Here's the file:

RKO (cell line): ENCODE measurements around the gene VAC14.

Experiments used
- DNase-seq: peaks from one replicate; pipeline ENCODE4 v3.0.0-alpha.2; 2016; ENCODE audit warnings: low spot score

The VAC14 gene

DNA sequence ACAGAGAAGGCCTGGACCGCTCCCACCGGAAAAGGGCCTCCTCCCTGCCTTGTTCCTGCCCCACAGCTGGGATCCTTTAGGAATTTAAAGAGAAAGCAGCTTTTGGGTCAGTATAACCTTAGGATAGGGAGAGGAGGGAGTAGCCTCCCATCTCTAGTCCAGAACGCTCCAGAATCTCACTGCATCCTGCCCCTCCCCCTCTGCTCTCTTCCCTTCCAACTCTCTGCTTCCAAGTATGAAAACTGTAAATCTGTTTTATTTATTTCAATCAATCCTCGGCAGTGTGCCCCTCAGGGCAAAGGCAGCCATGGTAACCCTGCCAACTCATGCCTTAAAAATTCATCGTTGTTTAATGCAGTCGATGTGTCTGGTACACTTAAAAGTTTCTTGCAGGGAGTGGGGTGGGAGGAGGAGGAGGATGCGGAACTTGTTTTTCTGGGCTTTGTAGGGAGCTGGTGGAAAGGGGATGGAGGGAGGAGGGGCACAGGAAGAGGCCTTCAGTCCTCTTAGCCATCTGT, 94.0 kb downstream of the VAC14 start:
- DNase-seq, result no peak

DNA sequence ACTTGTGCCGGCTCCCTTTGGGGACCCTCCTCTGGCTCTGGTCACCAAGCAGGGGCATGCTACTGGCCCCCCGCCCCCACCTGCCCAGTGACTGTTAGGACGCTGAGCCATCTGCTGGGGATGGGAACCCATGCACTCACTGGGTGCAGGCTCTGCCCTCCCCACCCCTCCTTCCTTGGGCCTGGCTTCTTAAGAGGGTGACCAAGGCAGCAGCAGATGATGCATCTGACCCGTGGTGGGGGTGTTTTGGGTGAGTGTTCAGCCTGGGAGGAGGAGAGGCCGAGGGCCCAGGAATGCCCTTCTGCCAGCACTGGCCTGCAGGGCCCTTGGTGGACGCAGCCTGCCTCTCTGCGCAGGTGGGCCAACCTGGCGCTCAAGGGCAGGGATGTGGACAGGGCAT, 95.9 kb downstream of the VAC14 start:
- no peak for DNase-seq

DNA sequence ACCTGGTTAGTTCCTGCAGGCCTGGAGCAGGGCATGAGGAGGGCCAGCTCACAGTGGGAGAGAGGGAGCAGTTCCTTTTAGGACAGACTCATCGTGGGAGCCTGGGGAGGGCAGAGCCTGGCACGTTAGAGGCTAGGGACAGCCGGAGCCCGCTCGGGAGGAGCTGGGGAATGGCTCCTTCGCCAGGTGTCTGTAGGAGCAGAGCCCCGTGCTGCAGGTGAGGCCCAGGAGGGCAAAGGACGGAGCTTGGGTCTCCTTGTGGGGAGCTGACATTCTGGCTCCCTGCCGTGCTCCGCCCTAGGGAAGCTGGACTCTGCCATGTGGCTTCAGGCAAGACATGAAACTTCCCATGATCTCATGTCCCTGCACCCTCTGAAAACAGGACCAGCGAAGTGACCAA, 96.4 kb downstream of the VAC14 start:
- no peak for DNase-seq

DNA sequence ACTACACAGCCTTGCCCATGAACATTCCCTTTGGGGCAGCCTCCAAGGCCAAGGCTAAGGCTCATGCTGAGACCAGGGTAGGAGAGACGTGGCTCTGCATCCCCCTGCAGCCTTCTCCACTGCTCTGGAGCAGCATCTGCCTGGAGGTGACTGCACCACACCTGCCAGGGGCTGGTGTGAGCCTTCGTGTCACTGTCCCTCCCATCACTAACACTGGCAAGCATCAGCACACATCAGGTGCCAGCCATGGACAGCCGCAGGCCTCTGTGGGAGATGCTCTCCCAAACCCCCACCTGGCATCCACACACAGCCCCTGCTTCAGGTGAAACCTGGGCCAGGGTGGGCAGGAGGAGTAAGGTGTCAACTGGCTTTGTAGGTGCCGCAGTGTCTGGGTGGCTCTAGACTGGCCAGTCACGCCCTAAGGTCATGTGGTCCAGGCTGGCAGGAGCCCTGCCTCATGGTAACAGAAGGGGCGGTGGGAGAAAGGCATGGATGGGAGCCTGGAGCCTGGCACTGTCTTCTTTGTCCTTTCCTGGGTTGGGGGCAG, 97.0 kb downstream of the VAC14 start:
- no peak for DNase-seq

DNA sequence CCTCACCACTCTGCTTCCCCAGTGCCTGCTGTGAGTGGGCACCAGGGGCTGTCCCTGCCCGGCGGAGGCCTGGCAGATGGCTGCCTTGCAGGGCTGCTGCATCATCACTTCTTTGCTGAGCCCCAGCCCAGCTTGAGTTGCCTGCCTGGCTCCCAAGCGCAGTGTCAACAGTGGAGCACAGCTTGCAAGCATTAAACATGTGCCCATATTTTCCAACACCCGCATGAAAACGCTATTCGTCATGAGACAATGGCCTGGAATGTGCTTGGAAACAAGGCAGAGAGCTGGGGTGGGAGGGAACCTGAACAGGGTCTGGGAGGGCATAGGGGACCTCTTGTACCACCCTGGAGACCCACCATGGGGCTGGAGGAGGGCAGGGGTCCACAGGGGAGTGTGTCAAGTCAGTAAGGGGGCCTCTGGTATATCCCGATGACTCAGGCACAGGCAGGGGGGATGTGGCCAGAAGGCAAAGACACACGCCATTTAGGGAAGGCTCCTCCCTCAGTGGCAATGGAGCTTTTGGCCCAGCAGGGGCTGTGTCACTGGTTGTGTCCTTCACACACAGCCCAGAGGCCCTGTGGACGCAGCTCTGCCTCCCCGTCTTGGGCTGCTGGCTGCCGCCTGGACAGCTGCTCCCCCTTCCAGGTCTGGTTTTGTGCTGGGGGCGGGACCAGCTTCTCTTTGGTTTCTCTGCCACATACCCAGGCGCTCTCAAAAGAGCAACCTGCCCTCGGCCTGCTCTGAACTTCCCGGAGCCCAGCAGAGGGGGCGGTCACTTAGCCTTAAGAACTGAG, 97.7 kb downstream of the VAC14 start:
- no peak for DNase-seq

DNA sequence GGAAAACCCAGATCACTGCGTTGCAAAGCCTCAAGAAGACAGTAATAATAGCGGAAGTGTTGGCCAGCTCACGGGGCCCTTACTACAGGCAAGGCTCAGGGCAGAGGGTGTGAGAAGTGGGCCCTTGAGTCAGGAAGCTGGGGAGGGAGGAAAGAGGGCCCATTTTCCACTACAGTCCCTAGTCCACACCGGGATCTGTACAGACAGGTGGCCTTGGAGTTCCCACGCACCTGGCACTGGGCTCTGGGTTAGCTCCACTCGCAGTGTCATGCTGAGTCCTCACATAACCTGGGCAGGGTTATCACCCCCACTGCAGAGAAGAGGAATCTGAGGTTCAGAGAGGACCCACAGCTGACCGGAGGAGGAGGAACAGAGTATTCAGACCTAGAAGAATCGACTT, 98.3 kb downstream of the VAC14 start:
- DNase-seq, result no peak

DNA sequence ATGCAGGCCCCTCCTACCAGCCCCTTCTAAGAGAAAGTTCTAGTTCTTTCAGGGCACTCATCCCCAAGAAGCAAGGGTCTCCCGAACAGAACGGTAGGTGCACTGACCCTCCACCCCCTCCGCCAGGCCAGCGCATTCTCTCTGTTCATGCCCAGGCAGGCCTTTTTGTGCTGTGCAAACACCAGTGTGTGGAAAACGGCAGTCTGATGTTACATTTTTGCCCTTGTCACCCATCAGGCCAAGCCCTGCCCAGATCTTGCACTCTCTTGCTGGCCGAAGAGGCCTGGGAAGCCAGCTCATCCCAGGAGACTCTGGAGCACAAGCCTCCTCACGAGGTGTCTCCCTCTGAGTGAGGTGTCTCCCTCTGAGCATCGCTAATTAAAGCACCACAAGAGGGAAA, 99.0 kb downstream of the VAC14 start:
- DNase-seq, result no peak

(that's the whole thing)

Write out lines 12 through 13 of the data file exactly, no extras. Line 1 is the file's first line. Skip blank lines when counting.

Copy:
- no peak for DNase-seq

DNA sequence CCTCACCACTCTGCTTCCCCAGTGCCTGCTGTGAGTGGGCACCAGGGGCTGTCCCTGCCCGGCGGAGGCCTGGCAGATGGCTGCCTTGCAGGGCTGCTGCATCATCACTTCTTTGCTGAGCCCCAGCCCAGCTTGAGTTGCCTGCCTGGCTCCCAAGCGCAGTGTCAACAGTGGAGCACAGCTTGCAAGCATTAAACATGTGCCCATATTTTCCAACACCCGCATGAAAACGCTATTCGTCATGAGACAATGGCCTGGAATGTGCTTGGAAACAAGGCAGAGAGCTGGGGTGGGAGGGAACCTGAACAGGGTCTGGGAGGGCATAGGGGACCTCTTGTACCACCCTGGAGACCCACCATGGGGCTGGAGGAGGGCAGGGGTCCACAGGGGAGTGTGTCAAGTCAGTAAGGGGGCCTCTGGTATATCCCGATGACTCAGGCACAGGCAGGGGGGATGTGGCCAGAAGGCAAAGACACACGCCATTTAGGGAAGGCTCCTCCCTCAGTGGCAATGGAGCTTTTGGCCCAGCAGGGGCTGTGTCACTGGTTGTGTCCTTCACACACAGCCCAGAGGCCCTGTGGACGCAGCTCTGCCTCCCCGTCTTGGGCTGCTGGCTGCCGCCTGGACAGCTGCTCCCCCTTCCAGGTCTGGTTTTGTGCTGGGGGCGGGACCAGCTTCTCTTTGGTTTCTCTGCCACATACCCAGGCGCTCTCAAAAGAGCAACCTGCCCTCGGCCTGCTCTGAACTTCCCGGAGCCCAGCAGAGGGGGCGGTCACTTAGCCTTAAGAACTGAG, 97.7 kb downstream of the VAC14 start: